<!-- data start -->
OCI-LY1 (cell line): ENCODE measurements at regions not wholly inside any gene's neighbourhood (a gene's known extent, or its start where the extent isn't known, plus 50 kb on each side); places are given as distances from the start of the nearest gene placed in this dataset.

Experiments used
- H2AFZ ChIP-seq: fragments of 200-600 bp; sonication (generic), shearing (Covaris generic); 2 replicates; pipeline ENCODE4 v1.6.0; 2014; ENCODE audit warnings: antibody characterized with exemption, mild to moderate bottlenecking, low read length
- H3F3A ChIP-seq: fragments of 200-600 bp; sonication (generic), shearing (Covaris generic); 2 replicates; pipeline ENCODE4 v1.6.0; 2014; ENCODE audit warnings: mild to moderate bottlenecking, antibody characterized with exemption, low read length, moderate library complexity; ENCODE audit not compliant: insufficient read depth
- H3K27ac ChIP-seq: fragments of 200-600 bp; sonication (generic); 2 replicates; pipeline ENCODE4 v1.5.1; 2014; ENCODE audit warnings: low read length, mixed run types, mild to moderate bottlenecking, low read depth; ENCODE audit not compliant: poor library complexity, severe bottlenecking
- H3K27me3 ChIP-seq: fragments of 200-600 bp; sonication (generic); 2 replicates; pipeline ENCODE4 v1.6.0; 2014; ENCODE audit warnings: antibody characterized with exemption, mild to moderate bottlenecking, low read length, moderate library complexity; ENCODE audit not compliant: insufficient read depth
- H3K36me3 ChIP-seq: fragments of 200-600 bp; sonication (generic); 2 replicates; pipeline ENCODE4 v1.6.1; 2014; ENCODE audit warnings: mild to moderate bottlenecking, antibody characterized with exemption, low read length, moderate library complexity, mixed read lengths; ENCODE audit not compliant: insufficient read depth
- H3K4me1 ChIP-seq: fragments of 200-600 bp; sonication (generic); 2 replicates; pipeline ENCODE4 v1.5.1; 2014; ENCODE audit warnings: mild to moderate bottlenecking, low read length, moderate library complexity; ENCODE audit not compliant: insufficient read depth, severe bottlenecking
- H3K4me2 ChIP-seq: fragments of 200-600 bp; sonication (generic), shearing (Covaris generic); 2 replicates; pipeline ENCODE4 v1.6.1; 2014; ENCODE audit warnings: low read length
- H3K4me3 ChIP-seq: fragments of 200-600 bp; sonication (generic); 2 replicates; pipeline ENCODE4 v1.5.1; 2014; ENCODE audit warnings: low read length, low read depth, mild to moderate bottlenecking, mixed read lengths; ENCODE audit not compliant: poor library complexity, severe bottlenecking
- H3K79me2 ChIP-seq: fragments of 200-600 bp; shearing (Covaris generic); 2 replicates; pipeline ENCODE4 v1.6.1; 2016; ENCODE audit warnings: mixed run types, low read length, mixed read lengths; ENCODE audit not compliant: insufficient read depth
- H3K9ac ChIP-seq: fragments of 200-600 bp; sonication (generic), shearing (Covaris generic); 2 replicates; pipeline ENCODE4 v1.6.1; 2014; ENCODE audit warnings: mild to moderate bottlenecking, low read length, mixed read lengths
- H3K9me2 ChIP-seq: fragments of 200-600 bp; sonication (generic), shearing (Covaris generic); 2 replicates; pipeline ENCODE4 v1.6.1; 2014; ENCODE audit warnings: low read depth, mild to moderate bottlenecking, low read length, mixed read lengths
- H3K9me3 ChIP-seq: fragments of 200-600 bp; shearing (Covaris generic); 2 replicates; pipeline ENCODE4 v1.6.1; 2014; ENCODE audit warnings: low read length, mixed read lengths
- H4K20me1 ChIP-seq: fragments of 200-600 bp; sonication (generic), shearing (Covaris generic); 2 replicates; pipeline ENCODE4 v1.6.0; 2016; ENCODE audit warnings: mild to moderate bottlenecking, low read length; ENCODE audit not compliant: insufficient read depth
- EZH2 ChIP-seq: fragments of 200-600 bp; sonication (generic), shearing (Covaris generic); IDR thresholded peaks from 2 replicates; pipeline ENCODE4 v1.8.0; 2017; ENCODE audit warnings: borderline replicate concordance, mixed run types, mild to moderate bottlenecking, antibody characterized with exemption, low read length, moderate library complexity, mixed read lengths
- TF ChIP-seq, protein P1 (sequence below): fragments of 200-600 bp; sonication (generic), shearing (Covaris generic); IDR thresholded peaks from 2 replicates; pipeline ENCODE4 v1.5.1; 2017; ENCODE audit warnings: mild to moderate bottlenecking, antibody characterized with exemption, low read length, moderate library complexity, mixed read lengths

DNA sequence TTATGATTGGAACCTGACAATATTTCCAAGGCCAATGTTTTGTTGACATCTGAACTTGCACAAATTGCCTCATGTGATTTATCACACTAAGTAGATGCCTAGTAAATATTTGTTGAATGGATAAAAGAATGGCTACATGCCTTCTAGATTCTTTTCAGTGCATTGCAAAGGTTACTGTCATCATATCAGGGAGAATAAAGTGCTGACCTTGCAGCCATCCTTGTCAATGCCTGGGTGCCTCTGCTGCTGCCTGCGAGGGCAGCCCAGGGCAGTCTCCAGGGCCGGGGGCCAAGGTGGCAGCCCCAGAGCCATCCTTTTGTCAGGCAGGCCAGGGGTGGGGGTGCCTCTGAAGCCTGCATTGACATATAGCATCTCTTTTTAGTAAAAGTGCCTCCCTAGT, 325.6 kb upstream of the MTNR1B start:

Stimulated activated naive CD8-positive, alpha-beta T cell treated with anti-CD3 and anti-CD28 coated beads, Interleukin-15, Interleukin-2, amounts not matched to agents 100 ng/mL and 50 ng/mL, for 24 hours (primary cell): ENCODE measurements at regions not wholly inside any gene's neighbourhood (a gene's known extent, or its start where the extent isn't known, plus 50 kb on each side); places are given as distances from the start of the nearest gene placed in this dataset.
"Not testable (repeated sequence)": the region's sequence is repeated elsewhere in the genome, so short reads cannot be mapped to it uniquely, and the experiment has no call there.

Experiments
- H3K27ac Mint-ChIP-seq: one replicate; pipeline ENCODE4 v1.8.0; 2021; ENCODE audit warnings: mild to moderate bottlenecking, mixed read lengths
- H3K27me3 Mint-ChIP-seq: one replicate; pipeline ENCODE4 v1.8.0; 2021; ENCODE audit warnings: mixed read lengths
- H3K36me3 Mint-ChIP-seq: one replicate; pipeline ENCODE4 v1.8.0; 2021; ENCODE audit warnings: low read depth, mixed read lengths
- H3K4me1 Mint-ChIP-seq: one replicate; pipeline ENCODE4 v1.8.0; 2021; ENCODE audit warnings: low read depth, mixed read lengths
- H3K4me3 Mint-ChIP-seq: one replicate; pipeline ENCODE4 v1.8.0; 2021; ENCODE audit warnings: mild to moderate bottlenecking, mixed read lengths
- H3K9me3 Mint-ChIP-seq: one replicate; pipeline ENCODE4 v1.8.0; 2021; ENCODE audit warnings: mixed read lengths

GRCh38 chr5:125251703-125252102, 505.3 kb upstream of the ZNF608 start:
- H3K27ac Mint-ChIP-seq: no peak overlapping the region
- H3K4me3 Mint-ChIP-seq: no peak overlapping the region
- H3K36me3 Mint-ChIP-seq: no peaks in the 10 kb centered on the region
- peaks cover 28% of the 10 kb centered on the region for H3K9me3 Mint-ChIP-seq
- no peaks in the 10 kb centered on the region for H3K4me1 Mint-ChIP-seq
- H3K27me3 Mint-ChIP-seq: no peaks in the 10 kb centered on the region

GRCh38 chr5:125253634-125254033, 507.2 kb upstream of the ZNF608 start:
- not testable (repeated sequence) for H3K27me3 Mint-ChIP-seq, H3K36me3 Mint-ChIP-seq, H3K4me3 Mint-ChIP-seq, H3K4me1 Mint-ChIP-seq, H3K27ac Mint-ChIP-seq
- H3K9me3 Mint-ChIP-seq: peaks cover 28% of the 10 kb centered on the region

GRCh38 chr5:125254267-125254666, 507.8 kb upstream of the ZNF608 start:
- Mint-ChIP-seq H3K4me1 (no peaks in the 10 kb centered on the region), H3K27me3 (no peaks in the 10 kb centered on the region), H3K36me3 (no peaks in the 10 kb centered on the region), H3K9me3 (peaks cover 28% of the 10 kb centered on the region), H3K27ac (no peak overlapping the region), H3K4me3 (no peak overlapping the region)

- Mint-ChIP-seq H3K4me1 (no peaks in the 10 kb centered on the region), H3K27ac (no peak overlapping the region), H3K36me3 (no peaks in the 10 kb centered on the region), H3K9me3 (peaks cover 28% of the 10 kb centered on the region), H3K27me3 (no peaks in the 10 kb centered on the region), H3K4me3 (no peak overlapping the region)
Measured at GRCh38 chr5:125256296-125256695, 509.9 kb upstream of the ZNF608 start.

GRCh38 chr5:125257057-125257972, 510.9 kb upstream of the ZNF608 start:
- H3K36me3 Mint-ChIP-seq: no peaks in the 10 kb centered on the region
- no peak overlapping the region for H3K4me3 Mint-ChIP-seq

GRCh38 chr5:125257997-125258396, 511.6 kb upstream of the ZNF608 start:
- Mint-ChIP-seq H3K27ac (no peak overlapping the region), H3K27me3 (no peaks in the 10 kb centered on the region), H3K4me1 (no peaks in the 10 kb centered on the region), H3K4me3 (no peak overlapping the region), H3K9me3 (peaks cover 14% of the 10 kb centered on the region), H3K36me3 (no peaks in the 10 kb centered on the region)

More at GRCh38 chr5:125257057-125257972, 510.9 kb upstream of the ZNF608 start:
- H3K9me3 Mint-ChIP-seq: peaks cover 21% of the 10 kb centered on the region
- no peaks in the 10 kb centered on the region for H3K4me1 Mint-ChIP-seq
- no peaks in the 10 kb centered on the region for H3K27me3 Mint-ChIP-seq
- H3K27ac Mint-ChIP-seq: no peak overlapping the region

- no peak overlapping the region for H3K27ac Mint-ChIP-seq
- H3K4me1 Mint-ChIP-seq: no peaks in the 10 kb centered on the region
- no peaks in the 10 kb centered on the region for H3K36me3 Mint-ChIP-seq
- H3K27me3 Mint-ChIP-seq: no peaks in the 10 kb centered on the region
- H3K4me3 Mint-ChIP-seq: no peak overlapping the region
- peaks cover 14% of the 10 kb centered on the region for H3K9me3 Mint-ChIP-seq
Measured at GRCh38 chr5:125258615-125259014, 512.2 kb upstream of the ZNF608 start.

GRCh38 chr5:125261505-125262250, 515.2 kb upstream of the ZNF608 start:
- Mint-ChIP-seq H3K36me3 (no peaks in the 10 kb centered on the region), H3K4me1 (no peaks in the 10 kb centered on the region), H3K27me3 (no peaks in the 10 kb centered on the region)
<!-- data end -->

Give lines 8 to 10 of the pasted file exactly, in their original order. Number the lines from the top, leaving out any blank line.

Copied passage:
- H3K4me1 ChIP-seq: fragments of 200-600 bp; sonication (generic); 2 replicates; pipeline ENCODE4 v1.5.1; 2014; ENCODE audit warnings: mild to moderate bottlenecking, low read length, moderate library complexity; ENCODE audit not compliant: insufficient read depth, severe bottlenecking
- H3K4me2 ChIP-seq: fragments of 200-600 bp; sonication (generic), shearing (Covaris generic); 2 replicates; pipeline ENCODE4 v1.6.1; 2014; ENCODE audit warnings: low read length
- H3K4me3 ChIP-seq: fragments of 200-600 bp; sonication (generic); 2 replicates; pipeline ENCODE4 v1.5.1; 2014; ENCODE audit warnings: low read length, low read depth, mild to moderate bottlenecking, mixed read lengths; ENCODE audit not compliant: poor library complexity, severe bottlenecking